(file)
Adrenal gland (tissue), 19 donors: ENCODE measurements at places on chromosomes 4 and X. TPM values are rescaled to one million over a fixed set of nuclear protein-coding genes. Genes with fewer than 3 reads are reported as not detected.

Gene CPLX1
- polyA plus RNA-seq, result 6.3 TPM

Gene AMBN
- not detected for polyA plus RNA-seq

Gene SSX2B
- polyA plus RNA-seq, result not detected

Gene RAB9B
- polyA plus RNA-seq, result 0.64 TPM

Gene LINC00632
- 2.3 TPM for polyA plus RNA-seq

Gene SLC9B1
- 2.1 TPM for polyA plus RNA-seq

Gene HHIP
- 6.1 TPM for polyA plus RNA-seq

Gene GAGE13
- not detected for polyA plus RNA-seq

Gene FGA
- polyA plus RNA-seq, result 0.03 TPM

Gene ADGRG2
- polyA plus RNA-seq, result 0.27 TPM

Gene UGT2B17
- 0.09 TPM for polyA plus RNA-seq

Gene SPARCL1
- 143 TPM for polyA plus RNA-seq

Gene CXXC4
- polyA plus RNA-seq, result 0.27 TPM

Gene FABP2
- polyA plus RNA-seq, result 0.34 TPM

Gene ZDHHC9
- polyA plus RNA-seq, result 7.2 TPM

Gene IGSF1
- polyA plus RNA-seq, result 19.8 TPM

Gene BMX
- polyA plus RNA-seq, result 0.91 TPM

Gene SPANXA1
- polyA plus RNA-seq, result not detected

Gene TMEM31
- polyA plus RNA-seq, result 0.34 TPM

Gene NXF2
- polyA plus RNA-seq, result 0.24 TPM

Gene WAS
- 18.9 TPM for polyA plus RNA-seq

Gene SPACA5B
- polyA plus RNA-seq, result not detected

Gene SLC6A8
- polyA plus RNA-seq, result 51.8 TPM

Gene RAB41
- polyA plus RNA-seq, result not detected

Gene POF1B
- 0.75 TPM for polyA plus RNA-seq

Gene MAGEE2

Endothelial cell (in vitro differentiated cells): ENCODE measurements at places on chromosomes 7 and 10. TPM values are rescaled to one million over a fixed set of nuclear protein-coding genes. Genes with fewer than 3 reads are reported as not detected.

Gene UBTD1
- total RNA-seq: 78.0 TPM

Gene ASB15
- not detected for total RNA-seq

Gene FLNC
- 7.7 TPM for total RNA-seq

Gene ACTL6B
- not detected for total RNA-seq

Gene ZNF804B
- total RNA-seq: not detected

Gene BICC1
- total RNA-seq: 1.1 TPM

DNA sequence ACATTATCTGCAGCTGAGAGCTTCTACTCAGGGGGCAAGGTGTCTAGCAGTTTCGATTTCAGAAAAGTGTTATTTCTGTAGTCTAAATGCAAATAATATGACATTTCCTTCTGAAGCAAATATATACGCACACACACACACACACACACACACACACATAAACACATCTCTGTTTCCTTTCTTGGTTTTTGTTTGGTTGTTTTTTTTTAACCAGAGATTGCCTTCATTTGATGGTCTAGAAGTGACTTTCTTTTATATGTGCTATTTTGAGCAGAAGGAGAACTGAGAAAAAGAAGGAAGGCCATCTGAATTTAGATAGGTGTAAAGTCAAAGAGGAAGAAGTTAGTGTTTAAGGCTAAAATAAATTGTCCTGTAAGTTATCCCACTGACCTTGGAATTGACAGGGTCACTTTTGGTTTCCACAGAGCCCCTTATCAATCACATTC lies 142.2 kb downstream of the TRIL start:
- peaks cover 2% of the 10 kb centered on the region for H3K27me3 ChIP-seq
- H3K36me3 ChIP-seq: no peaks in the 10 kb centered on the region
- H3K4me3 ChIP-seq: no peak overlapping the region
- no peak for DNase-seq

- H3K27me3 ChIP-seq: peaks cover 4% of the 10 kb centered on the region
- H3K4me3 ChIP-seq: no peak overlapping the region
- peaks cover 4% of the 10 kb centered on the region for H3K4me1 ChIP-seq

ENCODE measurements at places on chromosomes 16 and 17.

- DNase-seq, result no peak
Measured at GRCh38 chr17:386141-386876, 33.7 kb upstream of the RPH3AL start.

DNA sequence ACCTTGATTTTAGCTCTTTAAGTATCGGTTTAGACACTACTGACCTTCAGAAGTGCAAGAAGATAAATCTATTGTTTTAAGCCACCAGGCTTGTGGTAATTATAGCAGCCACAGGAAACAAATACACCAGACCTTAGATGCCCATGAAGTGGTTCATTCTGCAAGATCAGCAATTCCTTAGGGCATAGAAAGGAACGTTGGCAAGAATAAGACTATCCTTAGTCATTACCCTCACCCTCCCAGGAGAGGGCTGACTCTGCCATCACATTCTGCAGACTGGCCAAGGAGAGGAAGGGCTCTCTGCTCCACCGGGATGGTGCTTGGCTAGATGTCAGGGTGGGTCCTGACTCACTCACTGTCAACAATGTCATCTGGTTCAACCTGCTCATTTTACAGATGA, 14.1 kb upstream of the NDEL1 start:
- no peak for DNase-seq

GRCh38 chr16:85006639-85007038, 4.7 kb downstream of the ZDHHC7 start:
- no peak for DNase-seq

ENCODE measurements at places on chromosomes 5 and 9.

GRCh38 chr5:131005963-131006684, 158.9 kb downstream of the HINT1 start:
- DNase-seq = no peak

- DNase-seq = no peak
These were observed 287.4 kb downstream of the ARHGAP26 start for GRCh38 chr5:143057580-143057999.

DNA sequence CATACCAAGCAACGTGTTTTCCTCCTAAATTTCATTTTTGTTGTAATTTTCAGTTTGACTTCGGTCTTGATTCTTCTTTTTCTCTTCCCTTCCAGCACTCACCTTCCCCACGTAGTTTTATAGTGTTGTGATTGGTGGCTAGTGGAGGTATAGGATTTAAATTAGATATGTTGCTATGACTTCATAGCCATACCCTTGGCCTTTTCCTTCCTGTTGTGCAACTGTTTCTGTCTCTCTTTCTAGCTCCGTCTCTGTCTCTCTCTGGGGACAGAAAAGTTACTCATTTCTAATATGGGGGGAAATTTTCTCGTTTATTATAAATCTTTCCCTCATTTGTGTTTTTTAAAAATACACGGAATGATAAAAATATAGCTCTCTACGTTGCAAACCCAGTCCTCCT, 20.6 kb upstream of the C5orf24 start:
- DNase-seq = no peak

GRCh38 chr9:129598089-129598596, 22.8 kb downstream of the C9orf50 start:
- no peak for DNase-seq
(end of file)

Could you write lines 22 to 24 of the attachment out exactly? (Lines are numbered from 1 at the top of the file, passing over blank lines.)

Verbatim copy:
Gene UGT2B17
- 0.09 TPM for polyA plus RNA-seq

Gene SPARCL1